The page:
Ernest Gellner's Theory Of Nationalism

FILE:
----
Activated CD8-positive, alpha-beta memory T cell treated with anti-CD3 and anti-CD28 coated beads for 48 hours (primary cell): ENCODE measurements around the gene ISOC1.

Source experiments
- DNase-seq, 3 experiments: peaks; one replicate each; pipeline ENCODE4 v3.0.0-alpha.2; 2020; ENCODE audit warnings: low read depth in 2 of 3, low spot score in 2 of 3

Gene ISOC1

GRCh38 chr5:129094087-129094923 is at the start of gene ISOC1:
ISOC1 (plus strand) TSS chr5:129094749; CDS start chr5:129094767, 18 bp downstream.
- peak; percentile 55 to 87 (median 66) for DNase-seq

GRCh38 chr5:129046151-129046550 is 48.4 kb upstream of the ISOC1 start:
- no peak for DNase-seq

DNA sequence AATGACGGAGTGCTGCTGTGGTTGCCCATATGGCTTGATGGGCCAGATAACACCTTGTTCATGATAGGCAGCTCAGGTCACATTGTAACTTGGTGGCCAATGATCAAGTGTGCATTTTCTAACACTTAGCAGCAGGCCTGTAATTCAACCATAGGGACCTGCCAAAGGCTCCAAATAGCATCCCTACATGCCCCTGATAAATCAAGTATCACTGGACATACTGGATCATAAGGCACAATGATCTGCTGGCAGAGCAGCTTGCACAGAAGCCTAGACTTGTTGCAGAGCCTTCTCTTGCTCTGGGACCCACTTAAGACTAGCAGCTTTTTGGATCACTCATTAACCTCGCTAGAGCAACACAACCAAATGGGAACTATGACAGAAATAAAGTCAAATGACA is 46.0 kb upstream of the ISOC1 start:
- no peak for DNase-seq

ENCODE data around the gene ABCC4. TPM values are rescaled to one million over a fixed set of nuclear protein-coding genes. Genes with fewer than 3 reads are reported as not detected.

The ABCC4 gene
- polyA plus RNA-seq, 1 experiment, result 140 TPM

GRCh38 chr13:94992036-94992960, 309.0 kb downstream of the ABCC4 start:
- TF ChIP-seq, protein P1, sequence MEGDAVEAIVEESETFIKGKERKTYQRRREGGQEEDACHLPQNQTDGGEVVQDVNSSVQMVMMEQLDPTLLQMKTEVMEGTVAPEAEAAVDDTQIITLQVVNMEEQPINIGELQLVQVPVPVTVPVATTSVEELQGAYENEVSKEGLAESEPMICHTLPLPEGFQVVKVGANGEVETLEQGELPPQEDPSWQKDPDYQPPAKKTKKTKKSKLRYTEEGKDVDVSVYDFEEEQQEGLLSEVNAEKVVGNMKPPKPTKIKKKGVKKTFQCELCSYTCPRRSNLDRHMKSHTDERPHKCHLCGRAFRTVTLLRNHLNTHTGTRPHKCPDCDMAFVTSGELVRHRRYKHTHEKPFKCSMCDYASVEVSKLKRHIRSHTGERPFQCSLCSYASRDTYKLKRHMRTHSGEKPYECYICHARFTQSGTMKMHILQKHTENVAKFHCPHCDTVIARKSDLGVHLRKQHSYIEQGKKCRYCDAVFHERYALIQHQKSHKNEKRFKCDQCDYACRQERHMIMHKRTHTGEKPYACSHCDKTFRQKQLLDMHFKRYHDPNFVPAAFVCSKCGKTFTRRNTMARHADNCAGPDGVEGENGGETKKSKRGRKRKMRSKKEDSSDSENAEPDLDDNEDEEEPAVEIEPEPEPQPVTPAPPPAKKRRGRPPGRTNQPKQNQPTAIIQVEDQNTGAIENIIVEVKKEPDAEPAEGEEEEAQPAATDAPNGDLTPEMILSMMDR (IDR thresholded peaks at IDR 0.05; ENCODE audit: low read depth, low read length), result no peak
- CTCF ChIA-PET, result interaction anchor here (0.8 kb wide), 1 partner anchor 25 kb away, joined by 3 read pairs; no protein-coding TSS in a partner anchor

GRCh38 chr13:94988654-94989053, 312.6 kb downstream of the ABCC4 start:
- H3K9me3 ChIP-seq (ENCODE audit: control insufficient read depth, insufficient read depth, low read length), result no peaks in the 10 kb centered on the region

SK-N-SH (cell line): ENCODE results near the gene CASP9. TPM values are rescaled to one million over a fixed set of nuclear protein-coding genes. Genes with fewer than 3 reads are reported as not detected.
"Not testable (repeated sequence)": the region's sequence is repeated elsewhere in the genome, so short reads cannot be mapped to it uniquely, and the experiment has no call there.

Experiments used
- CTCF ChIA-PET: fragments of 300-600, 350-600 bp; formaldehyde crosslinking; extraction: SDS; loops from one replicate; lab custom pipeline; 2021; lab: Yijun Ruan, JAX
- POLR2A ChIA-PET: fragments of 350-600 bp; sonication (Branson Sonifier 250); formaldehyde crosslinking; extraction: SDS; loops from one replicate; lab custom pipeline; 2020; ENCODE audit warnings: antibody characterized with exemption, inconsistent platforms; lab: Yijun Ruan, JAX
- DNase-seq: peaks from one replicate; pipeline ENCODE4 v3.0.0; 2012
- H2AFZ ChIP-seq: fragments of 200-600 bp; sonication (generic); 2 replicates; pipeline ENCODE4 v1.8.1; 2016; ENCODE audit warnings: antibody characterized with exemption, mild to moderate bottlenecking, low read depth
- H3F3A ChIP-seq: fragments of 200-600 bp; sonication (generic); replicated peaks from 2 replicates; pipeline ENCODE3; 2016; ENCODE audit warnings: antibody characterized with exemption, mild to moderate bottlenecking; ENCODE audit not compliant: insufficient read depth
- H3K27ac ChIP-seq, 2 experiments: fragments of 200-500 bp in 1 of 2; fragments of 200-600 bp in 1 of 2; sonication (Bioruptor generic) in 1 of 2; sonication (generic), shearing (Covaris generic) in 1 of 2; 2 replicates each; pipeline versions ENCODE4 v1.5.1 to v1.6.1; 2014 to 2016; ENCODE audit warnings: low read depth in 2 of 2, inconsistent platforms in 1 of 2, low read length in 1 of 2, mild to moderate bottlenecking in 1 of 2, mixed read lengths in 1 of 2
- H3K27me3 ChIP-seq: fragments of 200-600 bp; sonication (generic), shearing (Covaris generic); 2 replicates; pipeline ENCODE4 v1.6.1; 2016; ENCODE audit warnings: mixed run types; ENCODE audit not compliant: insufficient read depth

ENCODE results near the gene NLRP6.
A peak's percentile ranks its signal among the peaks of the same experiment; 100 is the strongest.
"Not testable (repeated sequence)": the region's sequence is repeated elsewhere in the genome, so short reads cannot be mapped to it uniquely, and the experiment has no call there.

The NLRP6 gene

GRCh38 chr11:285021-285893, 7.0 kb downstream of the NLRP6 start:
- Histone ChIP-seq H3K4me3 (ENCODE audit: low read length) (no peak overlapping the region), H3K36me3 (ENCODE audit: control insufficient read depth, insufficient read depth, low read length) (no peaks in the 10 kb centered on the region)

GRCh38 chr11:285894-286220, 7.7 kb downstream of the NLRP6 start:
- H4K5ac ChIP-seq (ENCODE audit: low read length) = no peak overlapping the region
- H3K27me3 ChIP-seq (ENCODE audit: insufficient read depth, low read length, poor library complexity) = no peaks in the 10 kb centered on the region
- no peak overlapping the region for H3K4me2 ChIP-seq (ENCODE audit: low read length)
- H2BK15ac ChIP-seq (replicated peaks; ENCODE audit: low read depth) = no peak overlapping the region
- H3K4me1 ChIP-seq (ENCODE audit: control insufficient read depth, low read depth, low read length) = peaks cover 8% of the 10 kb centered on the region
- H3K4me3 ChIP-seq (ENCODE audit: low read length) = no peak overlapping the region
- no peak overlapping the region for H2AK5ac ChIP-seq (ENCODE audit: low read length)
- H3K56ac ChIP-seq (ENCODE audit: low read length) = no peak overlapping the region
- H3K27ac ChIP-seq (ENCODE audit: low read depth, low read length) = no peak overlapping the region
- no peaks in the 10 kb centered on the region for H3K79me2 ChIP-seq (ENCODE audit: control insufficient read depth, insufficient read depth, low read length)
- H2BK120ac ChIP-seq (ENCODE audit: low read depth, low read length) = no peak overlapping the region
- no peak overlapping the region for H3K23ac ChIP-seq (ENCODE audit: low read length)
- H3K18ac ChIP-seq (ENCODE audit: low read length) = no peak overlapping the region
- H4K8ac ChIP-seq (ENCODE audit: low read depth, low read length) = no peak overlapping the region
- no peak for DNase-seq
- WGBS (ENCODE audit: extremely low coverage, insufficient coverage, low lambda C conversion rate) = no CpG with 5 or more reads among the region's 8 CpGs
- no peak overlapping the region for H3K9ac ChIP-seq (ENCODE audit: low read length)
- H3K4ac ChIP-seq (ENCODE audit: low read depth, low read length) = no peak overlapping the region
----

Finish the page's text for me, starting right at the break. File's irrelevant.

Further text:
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Moving on to the idea of nationalism, Ernest Gellner (1997) understood nationalism as a product of industrial society. He defines nationalism as “primarily a political principle, which holds that the political and national unit should be congruent” (Guibernau and Rex 1997: 52). Nationalism, Gellner says is either a product of feeling of anger when the principle discussed above is not fulfilled or a product of feeling of satisfaction aroused by its fulfilment. Therefore, “nationalism is a theory of political legitimacy” (Guibernau and Rex 1997: 52). Gellner justifies the repercussions of the idea of “nationalism is a theory of political legitimacy” by discussing how the political effectiveness of national sentiment impairs the sensibility of the nationalists to realise the wrong committed by the nation. Gellner (1997) also describes the relationship between the nation and the state. The interchangeable use of nation and state deepens the contradictions that arise in the common person’s understanding of nationalism. Therefore both Anderson and Gellner take a Marxist stance that nationalism is a species of bourgeois ideology. They see nationalism as an instrument through which the ruling class controls the people and counters the threat of social revolution by emphasizing national loyalty is stronger than class solidarity. Sudipta Kaviraj can be discussed while we try to contextualise the concept of nation with respect to India. He says that a distinction can be made
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